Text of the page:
Long gone are the days when Hulu, Amazon, and Netflix dominated the OTT space.
By 2027, the number of OTT users is expected to amount to 4,216.3m, while user penetration will surpass 45% in 2023 and 53% by 2027.
Unsurprisingly, advertisers have noticed—and will continue to do so, with OTT and video revenue expected to reach more than $242b by 2028.
But what, exactly, is programmatic OTT, and why is it a must-have for brands
What is Programmatic OTT?
Programmatic OTT, at its core, can be understood by breaking down its two parts: programmatic and OTT.
- Programmatic advertising refers to the practice of selling ad inventory in real time via automated bidding. The technology determines the suitability of an ad for a slot based on such factors as demographic, behavior, and cookie data.
- OTT advertising refers to ad content delivered to audiences through streaming services or devices. The benefit of these ads is that they bypass the TV providers that have traditionally controlled the advertising scene.
Combining these two definitions, programmatic OTT involves the real-time, automated buying and selling of ad space within streaming platforms like Hulu, HBO Max, and Disney+ or on specific devices (such as connected TVs). These can include programmatic video ads (primarily of the pre-roll and mid-roll variety), banner ads, and an ever-growing list of options.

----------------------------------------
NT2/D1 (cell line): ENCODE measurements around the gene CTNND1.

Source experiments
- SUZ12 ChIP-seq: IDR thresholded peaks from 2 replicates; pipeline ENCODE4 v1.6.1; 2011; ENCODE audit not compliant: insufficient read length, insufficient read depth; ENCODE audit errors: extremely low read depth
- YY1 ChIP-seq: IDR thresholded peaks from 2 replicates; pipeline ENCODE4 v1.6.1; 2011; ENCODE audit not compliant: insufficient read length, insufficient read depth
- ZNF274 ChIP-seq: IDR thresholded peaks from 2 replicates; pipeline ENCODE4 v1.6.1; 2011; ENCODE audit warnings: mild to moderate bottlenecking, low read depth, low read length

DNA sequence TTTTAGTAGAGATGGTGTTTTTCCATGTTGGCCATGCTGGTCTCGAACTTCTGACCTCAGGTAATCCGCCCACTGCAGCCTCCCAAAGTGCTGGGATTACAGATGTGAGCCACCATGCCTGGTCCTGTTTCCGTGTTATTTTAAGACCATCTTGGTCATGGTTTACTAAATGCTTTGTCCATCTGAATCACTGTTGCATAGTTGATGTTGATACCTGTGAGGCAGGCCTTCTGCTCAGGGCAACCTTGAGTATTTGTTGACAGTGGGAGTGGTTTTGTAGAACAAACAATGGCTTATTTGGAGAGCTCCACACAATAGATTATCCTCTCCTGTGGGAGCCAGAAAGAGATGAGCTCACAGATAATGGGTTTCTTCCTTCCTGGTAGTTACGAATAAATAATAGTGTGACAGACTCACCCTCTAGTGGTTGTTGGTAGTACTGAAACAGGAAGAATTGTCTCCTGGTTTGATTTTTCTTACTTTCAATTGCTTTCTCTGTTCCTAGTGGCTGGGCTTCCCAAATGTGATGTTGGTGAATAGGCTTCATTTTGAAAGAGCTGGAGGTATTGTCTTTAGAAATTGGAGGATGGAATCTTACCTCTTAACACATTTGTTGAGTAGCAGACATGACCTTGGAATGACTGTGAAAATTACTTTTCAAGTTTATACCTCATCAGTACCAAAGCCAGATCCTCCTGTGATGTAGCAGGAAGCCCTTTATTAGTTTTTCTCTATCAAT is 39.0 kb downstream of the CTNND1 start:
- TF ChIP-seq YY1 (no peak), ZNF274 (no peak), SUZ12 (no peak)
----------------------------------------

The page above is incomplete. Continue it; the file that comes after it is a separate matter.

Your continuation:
For example, Hulu’s Ad Selector allows users to choose the ad they want to see.
Why is Programmatic OTT an Important Channel for Brands in 2023?
Advertising across OTT is important because viewers are increasingly less tied to cable TV and instead stream content online.
In fact, recent data indicated that the number of pay TV households in the U.S. would stand at around 68.5mm by the end of 2022. By 2026, that figure is expected to drop to less than 60mm.
Cord-cutting isn’t losing steam either, especially in the wake of streaming’s explosive growth during the COVID-19 pandemic; global streaming subscriptions topped 1b in 2020.
The top ad-supported OTT platforms by users
- The Walt Disney Company (Disney owns a controlling stake in Hulu) reported that Hulu had 48mm paid subscribers, up from 45.3mm in the corresponding quarter of 2022. Hulu’s annual revenue was $10.7b in 2022, up from $9.6b in 2021.
- Netflix reported nearly 231mm paid subscribers worldwide as of Q4 2022. In the third quarter of 2022, Netflix’s total revenue was nearly $8b, up from about $7.5b in Q3 2021.
- Disney+ had nearly 162mm global subscribers as of Q1 2023. While that’s down by 2.4mm from the previous quarter, new (but not new) CEO, Bob Iger, said that “significant transformation” is underway.
- HBO Max (and HBO) subscriber base grew to 76.8mm subscribers in Q1 2022, up by 3mm QoQ.
OTT isn’t merely catching advertisers’ eyes because usage is booming. Sure, that helps, but data is a greater forcing factor pushing ad dollars to OTT.
With Google set to sunset third-party cookies by 2024, advertisers must find equally impactful ways to get in front of their target audiences. They can do that with OTT advertising, given these ecosystems rely on first-party data, not the third-party variety that’s been under pressure for years.